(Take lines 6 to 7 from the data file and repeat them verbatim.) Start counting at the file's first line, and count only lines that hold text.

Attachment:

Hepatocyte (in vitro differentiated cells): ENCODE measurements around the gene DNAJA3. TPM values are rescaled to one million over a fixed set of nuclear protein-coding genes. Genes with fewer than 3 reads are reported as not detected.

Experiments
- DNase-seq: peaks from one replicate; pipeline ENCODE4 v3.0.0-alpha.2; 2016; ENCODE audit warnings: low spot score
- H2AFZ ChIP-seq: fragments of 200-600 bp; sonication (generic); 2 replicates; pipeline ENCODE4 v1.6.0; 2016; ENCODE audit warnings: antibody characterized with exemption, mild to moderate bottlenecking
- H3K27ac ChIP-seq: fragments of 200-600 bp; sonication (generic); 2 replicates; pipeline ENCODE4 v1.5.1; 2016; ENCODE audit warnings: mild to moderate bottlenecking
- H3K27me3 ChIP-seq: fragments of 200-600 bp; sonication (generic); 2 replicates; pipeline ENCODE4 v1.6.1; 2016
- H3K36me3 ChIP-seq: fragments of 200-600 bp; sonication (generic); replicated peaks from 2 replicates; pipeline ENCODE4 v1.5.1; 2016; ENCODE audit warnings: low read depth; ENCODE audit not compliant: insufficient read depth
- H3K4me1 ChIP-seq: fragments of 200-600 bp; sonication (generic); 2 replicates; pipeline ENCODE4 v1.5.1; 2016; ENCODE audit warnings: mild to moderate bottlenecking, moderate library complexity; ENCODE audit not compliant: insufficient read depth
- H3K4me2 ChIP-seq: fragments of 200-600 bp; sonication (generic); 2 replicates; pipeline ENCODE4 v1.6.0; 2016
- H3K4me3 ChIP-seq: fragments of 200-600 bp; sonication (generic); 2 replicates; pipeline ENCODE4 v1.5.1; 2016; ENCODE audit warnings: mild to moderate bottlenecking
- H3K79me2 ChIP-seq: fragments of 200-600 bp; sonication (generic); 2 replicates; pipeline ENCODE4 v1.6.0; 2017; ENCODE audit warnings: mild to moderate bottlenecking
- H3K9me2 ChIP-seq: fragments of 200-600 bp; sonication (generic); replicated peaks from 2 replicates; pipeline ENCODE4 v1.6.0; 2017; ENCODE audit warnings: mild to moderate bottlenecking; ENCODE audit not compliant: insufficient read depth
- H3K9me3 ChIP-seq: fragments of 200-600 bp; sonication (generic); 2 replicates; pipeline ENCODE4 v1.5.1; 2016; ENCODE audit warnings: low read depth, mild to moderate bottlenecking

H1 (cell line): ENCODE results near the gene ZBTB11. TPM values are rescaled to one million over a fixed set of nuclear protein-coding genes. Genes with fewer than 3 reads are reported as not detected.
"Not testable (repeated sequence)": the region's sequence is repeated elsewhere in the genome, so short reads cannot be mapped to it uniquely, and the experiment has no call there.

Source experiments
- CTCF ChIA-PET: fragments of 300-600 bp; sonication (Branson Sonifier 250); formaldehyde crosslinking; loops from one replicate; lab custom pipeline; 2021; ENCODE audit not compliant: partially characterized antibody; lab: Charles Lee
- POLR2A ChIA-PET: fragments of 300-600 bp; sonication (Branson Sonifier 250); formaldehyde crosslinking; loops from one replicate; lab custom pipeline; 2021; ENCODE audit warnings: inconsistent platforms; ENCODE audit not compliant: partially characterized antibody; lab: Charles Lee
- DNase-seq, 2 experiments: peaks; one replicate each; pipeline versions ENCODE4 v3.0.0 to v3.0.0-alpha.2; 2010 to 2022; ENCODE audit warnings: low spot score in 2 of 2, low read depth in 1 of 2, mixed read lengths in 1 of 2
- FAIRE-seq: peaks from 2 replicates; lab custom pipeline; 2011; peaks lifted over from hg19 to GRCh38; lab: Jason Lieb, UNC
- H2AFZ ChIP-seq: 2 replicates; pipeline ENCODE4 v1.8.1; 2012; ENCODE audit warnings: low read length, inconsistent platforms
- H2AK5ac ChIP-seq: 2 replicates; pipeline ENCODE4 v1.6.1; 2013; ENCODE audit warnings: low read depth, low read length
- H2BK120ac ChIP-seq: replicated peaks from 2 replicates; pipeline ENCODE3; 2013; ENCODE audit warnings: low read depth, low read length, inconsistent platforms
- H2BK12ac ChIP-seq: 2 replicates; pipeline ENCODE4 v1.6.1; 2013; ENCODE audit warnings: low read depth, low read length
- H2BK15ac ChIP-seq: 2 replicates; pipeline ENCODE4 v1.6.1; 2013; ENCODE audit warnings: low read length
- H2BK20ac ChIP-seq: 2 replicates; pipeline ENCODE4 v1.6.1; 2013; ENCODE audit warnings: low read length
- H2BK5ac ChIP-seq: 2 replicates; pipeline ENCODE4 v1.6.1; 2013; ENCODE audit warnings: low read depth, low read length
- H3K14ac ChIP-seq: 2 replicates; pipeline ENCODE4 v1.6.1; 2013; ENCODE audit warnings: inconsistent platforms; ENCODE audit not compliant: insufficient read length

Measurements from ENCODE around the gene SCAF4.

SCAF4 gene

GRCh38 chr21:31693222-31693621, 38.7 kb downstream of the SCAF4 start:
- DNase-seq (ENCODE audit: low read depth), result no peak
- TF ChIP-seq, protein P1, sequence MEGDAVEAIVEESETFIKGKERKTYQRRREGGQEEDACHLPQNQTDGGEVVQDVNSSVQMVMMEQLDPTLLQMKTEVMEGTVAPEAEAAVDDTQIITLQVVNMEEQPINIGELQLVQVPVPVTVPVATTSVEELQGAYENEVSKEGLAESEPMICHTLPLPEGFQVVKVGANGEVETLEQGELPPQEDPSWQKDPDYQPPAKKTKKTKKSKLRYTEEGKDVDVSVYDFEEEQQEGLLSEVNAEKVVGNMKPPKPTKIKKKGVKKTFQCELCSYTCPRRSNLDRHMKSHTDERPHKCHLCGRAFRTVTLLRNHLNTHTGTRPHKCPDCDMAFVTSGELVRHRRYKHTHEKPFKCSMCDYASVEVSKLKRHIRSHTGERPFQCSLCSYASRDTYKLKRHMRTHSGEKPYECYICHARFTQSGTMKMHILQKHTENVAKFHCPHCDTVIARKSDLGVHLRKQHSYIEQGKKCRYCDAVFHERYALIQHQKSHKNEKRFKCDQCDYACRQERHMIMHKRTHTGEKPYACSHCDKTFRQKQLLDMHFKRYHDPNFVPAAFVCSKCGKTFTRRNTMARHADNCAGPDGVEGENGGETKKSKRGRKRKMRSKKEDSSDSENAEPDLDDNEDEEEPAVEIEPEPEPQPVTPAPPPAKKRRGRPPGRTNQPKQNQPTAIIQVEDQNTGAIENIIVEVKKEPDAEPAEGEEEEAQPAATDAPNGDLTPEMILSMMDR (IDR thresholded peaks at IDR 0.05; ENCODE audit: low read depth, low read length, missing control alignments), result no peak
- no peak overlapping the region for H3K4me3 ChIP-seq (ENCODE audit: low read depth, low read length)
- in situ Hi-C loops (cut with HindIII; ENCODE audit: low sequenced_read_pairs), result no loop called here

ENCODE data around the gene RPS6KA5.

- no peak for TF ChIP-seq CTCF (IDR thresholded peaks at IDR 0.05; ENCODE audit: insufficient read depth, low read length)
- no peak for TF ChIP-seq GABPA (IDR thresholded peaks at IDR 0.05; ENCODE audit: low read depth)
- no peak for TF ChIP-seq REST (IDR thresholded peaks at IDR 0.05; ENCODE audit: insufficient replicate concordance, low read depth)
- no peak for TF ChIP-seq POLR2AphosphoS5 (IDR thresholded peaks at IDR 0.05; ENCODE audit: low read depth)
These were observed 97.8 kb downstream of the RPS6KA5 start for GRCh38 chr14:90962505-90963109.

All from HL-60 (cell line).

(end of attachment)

- H3K27me3 ChIP-seq: fragments of 200-600 bp; sonication (generic); 2 replicates; pipeline ENCODE4 v1.6.1; 2016
- H3K36me3 ChIP-seq: fragments of 200-600 bp; sonication (generic); replicated peaks from 2 replicates; pipeline ENCODE4 v1.5.1; 2016; ENCODE audit warnings: low read depth; ENCODE audit not compliant: insufficient read depth